How do ear tubes fall out and when? I'm Dr. Allen Greene and I want to answer just common questions about that. It turns out ear tubes in general are not intended to be permanent. They're built in a way that as the eardrum grows naturally they'll tend to push the ear tubes out somewhere usually around 9 months. Some are 6 to 12 months. And the reason they're pushed out is the way the eardrum grows and also the tube has a bigger lip on the outside so it pushes them out into the canal rather than in. Nothing you need to do. They're just there and tend to come out on their own. And then within a couple of weeks afterwards the eardrum reseals. There are specific tubes that can be designed to stay in longer - say 2 years or even permanent tubes for kids who have reason to have tubes for the long term. They may need to be then taken out surgically at some point down the road.
So your child's had ear tube surgery. What do you need to know when going home? I'm Dr. Alan Greene. I'd like to discuss with you some tips for right after ear tube surgery. First of all, what can you expect after the surgery? Usually because there had been fluid in the ear, hearing will improve right away. In fact, maybe so much so their ears are little sensitive for the first day. There may also be a low grade temperature 99, 100 degrees for a couple of days and it's not unusual at all to have some discharge out of the tubes for 2 or 3 days. The discharge may be clear, bloody, pink, maybe yellow, but some discharge is okay. What kind of care does your child need? Often your doctor will prescribe some pain medications that you want to be sure and give regularly. They work better if given around the clock for the first 2 or 3 days rather than just when the child complains of pain. And your doctor may also prescribe some antibiotic ear drops to help prevent infections. When should you call your doctor back? You'll want to call your doctor if there are signs of an infection developing. Usually you'd see a yellowish, greenish, pussy kind of discharge coming from the ear or a foul smell from the ear. Or your child getting more of a fever or a fever lasting longer than we've discussed. In terms of activity, your child can pretty much do what they feel like. Great activity will not dislodge the tube from the ears. It's not anything you have to be ginger or careful about. But you do want to ask your doctor about whether ear plugs are needed. For some types of ear tubes and some types of activities, they may recommend ear plugs if your child is going to be in the water. For many kids, maybe even most kids, they won't need that. It's also worth knowing that the ear tubes will most likely come out on their own. Usually somewhere between 6 and 12 months or so. And when they do come out, within about 2 weeks the eardrum will spontaneously heal and hopefully just go right on from there. Ear tubes are not expected to eliminate all ear infections, but they hopefully will make your child's ear infections less common and milder and easier to treat when they are present. The first little bit afterwards you do want to avoid harshly blowing the nose because it's a little tender in there, but you don't need to be ginger in any other way than that. Hopefully this will get you through the next few days until you check back in with your physician.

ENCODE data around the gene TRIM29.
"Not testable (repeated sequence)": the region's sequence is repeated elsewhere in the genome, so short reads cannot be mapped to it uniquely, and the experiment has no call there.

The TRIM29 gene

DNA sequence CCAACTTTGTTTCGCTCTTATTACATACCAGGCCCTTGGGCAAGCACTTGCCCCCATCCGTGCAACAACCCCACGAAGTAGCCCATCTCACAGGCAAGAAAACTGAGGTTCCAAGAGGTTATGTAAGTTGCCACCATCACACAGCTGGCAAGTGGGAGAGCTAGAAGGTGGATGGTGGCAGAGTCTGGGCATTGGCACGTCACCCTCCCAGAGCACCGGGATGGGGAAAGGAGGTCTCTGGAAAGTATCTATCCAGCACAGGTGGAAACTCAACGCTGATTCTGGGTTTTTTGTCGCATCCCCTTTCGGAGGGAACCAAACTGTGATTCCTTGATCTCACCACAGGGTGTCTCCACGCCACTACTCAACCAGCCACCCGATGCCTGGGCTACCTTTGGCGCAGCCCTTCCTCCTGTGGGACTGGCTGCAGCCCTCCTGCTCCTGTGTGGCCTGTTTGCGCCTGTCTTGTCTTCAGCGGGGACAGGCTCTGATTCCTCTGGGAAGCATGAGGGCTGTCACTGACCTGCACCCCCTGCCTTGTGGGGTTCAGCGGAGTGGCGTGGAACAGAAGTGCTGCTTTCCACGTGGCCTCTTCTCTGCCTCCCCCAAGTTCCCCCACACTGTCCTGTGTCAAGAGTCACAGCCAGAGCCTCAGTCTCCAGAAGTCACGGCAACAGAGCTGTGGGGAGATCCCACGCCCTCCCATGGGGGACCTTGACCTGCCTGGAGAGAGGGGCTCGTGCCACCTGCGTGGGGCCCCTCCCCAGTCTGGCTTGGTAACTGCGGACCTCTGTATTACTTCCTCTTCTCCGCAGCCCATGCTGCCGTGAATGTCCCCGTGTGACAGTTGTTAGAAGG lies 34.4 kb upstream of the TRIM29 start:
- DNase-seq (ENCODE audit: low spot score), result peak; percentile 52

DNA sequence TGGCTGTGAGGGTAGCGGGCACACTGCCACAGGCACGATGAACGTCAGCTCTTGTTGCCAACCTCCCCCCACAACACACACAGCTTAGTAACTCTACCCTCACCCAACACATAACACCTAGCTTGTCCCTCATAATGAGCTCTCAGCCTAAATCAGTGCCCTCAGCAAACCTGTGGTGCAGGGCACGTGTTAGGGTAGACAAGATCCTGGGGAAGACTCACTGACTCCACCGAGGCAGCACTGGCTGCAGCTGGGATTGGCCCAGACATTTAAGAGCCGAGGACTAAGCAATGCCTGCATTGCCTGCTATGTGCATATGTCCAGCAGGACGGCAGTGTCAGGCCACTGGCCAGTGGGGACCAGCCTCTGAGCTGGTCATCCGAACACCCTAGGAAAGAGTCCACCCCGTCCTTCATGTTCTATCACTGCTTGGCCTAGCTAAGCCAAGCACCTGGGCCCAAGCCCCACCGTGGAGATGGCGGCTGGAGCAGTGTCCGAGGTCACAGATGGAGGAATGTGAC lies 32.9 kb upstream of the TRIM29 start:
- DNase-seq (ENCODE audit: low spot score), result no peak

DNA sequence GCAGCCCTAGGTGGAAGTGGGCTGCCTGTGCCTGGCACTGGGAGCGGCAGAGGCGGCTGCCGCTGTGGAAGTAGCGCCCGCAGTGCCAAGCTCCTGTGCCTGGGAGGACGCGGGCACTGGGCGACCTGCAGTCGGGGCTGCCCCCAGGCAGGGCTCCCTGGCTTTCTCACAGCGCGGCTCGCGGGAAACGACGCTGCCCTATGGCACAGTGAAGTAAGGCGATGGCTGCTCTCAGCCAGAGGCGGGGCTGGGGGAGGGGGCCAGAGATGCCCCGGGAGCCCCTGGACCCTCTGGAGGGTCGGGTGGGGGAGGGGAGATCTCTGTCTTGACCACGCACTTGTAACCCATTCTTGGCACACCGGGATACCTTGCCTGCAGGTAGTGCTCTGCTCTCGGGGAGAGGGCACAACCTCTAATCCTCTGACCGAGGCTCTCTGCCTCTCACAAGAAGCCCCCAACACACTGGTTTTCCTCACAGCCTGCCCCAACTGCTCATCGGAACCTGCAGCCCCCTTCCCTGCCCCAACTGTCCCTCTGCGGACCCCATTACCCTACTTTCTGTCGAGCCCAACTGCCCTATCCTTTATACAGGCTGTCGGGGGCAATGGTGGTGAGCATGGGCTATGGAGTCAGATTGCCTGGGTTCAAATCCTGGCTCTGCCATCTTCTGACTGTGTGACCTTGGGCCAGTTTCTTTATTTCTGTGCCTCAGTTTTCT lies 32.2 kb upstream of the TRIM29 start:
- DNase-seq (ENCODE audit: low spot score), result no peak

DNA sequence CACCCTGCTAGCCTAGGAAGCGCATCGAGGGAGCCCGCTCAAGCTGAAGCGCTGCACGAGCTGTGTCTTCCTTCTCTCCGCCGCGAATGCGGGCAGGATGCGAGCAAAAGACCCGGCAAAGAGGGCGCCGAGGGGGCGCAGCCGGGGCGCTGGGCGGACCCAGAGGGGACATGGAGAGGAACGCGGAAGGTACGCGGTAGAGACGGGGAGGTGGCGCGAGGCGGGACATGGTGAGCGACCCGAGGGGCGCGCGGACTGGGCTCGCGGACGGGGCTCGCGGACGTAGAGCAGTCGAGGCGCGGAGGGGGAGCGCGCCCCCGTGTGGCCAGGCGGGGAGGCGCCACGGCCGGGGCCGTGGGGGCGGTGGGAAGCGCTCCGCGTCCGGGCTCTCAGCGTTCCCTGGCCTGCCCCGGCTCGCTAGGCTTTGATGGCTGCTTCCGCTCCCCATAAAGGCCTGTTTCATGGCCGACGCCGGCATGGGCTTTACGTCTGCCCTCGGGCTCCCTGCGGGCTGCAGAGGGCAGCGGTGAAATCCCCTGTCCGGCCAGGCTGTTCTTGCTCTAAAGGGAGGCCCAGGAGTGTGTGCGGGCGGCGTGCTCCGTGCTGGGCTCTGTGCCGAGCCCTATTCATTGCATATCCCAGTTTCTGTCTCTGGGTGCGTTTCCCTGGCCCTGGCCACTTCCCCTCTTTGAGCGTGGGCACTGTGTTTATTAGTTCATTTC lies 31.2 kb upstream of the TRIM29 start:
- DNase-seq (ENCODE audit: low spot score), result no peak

Casselbrant ML, Mandel EM. Acute otitis media and otitis media with effusion. In: Lesperance MM, Flint PW, eds. Cummings Pediatric Otolaryngology. Philadelphia, PA: Elsevier Saunders; 2015:chap 16.
Kerschner JE, Preciado D. Otitis media. In: Kliegman RM, Stanton BF, St. Geme JW, Schor NF, eds. Nelson Textbook of Pediatrics. 20th ed. Philadelphia, PA: Elsevier; 2016:chap 640.
Yellon RF, Chi DH. Otolaryngology. In: Zitelli, BJ, McIntire SC, Norwalk AJ, eds. Zitelli and Davis' Atlas of Pediatric Diagnosis. 7th ed. Philadelphia, PA: Elsevier Saunders; 2018:chap 24.
Last reviewed on: 10/11/2018
Reviewed by: Neil K. Kaneshiro, MD, MHA, Clinical Professor of Pediatrics, University of Washington School of Medicine, Seattle, WA. Also reviewed by David Zieve, MD, MHA, Medical Director, Brenda Conaway, Editorial Director, and the A.D.A.M. Editorial team.